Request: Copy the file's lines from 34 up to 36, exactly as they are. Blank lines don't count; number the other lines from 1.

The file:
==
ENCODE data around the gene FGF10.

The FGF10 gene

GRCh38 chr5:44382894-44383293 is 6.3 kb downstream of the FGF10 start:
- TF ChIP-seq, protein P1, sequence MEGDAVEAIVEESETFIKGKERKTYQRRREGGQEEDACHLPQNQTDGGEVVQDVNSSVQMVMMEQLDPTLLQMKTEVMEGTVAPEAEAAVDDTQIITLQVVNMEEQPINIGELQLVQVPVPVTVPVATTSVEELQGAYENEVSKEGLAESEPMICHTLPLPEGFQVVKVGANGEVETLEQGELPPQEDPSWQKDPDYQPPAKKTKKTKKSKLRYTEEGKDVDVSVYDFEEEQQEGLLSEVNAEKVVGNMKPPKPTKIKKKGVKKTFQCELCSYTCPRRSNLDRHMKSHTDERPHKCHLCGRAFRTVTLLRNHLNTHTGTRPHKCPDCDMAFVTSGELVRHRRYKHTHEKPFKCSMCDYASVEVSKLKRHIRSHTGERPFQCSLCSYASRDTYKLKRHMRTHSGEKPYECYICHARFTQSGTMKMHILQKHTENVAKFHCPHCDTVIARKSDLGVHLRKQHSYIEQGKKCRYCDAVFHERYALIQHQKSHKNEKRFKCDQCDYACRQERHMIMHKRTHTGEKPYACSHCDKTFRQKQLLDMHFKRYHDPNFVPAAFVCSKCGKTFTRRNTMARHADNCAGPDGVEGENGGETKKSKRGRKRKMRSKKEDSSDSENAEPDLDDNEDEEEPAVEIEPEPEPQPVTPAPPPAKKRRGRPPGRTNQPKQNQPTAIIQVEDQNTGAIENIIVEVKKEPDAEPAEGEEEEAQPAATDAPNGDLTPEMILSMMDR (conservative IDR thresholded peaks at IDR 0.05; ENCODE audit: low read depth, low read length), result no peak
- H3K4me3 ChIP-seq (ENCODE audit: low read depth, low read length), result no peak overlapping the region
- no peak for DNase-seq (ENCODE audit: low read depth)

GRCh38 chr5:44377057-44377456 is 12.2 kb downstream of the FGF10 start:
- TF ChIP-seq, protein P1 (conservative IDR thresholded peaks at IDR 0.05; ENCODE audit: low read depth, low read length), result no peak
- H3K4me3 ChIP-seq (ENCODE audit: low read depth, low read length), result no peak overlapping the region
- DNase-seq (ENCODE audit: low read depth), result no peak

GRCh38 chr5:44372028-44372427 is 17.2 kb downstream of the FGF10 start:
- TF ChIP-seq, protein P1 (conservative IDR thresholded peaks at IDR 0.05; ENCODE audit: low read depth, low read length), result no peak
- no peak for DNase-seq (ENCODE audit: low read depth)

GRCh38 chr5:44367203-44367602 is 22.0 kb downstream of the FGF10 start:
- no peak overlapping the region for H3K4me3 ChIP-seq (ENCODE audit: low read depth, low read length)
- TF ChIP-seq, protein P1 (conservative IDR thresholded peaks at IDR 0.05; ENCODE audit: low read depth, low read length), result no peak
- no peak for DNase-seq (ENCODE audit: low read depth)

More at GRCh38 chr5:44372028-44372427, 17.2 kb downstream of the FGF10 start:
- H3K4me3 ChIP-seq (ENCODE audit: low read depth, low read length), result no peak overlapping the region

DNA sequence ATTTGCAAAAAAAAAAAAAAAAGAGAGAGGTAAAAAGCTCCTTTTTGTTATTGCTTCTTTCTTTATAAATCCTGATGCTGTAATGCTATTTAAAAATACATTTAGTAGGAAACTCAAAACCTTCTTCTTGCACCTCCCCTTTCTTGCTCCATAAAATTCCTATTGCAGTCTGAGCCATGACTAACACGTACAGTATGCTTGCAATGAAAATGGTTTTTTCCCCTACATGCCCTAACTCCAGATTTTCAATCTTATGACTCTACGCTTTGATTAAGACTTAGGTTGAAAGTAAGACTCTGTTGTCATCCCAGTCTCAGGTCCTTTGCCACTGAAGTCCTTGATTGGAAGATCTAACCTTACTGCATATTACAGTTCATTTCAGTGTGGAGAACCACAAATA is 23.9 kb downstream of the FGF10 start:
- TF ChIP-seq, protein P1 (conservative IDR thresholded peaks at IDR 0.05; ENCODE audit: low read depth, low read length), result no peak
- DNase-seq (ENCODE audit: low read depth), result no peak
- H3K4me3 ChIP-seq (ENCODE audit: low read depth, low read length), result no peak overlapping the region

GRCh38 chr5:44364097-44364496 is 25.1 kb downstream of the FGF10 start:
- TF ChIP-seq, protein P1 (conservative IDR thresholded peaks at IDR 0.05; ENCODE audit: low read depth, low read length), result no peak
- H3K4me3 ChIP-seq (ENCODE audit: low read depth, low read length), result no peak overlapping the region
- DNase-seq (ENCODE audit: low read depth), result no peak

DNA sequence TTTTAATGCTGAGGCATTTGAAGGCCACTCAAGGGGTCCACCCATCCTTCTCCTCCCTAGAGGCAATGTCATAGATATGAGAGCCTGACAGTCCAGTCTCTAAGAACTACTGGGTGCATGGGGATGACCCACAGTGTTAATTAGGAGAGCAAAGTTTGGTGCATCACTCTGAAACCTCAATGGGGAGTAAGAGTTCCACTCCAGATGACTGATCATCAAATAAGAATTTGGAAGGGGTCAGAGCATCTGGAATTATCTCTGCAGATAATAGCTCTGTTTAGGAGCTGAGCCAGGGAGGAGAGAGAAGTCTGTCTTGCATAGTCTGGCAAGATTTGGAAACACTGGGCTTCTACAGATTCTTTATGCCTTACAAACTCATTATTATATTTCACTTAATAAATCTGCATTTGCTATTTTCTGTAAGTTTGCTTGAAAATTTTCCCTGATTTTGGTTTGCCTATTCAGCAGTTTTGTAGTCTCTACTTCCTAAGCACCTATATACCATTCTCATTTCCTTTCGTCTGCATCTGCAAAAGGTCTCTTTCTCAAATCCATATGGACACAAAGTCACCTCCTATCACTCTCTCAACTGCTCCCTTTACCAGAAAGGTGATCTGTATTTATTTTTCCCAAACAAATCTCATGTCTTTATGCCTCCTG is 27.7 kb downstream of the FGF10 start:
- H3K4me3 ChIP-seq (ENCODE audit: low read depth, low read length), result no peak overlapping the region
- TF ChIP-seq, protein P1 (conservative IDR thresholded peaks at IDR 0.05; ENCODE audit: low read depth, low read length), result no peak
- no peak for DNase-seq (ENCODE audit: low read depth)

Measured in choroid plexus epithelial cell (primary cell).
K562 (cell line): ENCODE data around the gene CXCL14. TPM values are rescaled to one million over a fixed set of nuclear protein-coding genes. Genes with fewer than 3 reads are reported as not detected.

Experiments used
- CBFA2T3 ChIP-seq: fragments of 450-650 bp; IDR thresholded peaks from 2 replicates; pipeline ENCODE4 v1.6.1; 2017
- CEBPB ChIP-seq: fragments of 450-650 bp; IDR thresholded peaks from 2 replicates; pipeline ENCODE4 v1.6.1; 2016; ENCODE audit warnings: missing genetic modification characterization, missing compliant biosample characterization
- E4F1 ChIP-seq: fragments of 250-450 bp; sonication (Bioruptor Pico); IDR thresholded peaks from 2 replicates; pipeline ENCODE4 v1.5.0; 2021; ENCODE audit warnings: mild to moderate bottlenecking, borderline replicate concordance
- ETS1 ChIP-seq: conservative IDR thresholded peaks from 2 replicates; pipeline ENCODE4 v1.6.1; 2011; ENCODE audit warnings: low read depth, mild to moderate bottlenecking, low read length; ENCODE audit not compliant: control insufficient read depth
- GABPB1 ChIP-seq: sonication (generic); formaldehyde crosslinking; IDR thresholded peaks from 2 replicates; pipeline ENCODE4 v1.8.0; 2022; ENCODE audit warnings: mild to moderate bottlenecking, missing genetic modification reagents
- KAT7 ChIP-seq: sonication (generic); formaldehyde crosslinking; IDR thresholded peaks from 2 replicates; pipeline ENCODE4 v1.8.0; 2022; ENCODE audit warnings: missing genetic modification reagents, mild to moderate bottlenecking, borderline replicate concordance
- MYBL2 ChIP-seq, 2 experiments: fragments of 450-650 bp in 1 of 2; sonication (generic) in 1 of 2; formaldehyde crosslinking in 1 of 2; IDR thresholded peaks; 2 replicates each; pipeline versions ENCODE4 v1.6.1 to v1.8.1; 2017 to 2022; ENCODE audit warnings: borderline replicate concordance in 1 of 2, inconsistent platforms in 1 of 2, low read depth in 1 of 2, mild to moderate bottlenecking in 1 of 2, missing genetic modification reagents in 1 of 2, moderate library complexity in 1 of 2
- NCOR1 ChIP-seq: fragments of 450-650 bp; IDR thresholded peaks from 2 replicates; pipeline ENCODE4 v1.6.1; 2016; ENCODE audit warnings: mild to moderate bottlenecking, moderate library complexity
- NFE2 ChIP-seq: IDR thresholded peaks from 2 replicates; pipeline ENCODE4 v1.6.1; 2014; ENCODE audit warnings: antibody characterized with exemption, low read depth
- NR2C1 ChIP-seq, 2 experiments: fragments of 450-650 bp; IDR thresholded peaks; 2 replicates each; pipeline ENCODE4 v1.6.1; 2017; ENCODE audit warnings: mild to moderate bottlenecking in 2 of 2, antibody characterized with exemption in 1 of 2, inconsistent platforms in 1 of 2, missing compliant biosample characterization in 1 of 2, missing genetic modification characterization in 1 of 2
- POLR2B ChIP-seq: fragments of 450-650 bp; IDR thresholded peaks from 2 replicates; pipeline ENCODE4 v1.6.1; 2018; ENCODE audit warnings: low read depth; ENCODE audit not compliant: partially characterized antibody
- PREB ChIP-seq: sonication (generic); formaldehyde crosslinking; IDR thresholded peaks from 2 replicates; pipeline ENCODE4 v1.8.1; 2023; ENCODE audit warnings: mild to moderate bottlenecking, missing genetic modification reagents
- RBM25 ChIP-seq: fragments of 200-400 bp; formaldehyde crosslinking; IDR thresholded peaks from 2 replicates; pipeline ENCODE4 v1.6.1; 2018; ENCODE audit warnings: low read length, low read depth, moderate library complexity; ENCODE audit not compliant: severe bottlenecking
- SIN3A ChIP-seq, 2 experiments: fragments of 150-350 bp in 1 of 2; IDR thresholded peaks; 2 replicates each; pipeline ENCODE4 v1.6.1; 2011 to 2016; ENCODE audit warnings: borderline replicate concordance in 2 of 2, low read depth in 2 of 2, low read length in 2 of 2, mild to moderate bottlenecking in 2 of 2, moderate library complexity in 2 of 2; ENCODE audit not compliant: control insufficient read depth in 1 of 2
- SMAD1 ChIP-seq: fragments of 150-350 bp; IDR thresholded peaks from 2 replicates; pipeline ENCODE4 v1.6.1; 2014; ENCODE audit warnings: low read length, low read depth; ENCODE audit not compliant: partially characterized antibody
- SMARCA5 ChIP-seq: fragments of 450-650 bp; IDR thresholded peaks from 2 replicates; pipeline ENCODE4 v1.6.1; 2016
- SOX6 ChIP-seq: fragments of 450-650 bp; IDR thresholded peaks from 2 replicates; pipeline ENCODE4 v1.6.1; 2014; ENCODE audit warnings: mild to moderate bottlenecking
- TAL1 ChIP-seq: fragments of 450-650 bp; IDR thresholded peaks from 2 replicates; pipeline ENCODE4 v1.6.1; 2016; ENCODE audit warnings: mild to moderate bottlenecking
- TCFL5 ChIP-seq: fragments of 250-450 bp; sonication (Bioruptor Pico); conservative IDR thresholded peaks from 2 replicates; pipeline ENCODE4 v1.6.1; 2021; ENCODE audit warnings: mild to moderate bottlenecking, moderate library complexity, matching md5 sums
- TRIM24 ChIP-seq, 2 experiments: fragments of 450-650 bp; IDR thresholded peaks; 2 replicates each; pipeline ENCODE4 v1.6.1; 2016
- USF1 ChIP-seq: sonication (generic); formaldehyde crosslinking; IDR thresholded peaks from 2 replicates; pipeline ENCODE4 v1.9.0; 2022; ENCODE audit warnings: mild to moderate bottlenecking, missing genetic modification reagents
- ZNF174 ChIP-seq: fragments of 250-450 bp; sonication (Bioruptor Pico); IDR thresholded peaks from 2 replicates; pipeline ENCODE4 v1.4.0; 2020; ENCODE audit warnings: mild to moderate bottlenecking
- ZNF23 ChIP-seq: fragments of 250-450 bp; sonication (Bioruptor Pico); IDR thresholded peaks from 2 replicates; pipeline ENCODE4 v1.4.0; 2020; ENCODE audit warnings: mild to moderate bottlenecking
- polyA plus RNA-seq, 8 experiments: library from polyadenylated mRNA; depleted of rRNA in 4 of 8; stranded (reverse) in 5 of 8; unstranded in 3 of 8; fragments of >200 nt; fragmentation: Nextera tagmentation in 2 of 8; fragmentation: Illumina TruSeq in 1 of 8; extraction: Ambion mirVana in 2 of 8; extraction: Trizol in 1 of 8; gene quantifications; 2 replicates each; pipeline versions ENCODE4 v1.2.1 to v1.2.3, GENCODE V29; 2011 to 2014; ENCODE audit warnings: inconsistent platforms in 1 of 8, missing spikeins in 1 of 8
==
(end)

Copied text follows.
Experiments used
- CBFA2T3 ChIP-seq: fragments of 450-650 bp; IDR thresholded peaks from 2 replicates; pipeline ENCODE4 v1.6.1; 2017
- CEBPB ChIP-seq: fragments of 450-650 bp; IDR thresholded peaks from 2 replicates; pipeline ENCODE4 v1.6.1; 2016; ENCODE audit warnings: missing genetic modification characterization, missing compliant biosample characterization